'Time cloak' could revolutionize fiber networks

How can you stop a message you can't even see?
Credit: tonechootero/Flickr (CC BY-SA 2.0)

Researchers at Purdue University may have created the first practical way to communicate with absolute secrecy by concealing messages in time using tricks of laser light and fiber optics.

The technique, called "temporal cloaking," conceals not just the content of a message, but even the fact that it was sent, by tucking messages into a gap in the flow of photons sent by one of two lasers down a single strand of fiberoptic cable.

The effect is similar to putting a stick in a stream of water, creating a gap on the downstream side; water flows around the stick, closes the gap and eliminates any evidence it existed. Look closely enough, however, and it's possible to see that the individual molecules of water that hit or detoured around the stick lag slightly behind those that didn't, and now carry a few molecules of stick along with them.

Making it work requires systems what can physically separate some frequencies from the others in a pulse of light, then manipulate the height and frequency of those strands so that they interfere with and cancel themselves out.

That doesn't stop the flow of energy, but does slow the progress of the photons and drops the intensity of the light to zero – thereby making it invisible and slowing the photons in that portion of the beam.

By slowing and releasing the drag on those strands of light, researchers can create a series of gaps into which they can tuck encoded data – data that will arrive at the other end slightly out of sync with the rest of the photons surrounding it. The effect is to create a bubble in time, which is why researchers at McGill called it a "spacetime cloak" in a paper that suggested the first practical way to create one.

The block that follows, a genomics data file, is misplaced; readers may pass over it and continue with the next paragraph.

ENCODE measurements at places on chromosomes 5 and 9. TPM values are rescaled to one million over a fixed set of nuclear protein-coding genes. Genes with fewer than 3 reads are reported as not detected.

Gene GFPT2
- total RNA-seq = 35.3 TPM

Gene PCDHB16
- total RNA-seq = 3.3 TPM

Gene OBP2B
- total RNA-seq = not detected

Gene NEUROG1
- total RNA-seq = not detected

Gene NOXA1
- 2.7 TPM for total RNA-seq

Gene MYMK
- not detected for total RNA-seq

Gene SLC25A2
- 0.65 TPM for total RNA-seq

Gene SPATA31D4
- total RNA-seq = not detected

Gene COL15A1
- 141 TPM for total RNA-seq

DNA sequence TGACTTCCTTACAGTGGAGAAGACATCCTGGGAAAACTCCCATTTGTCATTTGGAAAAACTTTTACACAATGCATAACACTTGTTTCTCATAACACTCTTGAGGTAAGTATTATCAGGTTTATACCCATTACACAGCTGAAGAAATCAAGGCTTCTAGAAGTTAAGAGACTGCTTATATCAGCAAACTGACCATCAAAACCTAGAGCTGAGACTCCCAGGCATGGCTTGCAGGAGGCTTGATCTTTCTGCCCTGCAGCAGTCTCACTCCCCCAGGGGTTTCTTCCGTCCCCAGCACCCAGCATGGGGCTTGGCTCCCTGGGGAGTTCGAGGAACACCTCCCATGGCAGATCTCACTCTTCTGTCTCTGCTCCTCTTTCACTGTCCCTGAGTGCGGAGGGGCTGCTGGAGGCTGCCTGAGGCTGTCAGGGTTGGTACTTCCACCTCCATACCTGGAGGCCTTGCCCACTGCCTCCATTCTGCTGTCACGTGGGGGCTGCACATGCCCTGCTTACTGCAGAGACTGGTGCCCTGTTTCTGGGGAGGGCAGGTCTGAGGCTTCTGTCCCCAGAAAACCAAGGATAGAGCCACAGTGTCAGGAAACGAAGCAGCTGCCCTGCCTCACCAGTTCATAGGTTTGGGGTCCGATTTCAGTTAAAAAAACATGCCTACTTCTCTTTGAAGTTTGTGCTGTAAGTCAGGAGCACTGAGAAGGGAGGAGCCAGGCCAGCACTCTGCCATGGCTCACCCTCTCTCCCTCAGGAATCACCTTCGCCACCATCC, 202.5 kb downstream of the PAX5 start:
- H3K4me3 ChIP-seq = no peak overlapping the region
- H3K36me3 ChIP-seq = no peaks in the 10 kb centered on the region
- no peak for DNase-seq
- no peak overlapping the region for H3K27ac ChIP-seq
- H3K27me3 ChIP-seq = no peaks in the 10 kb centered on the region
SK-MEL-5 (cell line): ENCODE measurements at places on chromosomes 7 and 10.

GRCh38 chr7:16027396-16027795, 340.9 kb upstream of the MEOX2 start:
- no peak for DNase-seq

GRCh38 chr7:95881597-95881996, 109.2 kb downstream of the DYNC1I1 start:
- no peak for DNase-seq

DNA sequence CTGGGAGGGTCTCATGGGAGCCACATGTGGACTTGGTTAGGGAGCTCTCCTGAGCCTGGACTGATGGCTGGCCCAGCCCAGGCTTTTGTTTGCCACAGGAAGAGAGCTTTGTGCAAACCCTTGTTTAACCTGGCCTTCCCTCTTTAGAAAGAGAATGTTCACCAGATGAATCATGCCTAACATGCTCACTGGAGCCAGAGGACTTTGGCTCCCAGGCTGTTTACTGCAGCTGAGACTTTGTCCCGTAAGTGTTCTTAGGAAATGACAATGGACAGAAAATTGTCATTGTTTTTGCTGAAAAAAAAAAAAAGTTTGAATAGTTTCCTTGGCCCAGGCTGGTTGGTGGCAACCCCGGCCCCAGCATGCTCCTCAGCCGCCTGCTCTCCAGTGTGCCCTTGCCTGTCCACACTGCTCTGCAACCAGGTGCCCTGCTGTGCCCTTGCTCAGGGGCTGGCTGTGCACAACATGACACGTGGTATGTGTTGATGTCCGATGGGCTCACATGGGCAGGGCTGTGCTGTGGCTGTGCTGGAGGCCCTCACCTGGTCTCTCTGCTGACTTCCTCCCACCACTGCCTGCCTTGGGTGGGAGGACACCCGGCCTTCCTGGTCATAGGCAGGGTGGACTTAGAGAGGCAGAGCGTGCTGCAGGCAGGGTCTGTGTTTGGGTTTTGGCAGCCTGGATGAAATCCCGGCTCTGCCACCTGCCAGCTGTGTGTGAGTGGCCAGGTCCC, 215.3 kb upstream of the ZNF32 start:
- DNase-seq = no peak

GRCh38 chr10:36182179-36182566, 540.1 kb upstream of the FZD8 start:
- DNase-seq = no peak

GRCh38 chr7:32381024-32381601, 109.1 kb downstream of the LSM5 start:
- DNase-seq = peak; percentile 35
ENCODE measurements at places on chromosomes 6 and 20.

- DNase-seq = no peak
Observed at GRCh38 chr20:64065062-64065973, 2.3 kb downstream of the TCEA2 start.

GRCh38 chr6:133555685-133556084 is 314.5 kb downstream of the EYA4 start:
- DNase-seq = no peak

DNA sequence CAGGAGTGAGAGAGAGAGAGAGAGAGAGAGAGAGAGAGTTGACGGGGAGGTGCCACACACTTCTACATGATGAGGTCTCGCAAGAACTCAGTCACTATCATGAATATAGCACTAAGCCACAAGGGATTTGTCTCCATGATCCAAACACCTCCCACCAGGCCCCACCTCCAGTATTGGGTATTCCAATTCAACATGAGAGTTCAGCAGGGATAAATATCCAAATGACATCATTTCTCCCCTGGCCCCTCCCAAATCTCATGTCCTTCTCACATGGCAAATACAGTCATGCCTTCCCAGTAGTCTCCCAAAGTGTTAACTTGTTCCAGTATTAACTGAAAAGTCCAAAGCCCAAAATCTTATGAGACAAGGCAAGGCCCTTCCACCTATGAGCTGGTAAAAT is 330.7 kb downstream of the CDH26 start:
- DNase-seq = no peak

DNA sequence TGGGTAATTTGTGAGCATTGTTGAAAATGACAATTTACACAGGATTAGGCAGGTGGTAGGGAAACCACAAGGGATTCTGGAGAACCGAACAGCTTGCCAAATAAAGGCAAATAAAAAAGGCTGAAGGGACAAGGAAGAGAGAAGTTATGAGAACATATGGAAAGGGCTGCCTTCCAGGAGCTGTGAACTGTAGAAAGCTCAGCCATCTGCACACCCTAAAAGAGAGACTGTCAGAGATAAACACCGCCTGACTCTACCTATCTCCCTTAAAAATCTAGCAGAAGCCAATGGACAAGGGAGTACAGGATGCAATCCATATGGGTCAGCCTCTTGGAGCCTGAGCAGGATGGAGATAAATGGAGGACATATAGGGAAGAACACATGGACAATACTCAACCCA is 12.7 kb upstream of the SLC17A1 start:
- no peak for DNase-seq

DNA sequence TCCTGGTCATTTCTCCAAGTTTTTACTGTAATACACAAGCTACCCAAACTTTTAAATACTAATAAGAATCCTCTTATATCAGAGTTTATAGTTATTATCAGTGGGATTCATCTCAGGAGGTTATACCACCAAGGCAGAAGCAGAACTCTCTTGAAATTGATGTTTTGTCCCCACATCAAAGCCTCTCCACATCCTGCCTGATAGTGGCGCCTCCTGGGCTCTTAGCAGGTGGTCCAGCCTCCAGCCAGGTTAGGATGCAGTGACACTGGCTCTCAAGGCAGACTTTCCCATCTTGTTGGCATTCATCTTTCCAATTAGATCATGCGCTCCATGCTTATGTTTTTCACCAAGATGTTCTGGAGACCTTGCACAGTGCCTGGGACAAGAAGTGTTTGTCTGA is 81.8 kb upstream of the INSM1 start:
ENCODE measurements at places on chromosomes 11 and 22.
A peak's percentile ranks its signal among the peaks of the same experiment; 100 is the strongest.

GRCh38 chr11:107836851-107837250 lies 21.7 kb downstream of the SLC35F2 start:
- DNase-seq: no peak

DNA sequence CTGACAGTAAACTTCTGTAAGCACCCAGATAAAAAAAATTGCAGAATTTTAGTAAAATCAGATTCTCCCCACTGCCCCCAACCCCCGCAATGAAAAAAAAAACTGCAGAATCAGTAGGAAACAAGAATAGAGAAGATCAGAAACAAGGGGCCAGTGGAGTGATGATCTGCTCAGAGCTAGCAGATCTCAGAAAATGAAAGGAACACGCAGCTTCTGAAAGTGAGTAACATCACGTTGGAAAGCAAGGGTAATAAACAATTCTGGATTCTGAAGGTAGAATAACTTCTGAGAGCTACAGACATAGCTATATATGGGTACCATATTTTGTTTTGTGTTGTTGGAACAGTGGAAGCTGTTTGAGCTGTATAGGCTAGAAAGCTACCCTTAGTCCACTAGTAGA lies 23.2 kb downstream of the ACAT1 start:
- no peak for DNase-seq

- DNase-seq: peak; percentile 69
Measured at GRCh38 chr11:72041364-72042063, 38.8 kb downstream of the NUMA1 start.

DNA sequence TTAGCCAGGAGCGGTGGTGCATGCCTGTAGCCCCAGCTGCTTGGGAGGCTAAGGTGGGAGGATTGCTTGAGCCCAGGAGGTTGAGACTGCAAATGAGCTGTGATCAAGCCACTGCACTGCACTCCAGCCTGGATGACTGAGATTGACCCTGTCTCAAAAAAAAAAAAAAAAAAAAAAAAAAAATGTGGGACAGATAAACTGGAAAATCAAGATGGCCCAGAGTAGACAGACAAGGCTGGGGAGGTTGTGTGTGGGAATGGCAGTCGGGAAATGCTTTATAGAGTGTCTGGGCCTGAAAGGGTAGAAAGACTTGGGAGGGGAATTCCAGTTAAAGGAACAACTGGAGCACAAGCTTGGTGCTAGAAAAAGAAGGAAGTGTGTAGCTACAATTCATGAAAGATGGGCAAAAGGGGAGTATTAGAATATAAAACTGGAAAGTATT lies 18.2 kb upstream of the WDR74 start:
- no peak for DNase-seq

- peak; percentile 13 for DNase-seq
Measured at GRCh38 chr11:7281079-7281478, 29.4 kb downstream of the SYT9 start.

Temporal cloak hides data by creating time gaps in light sent over fiber networks Lukens,Weiner et al

Temporal cloak sender/receiver setup. The red channel represents data channel modulated to counteract its intensity and, effectively, make it invisible.

“It looks like no signal is being sent," co-author and graduate student Joseph M. Lukens said in an announcement from Perdue after the publication of an earlier version of the system in 2013. "It's a potentially higher level of security because it doesn't even look like you are communicating. Eavesdroppers won't realize the signal is cloaked because it looks like no signal is being sent."

The Purdue team announced in 2013 that it had found a way to pack 1.5 megabits of data into a temporal cloak using a superfast "femtosecond" laser and off-the-shelf optical networking equipment, proving for the first time that the technique might be practical in the real world as well as in the lab.

Unfortunately, at that time, was no way to get data tucked into a time cloak back out of it again. That meant time cloaking would be more effective to block someone else's communication by irretrievably cloaking messages than it would be to try to use it to hide your own messages from someone else.

The same Purdue team turned that around, however, by finding a way to cloak data, and then transmit the hidden data along another wavelength of light.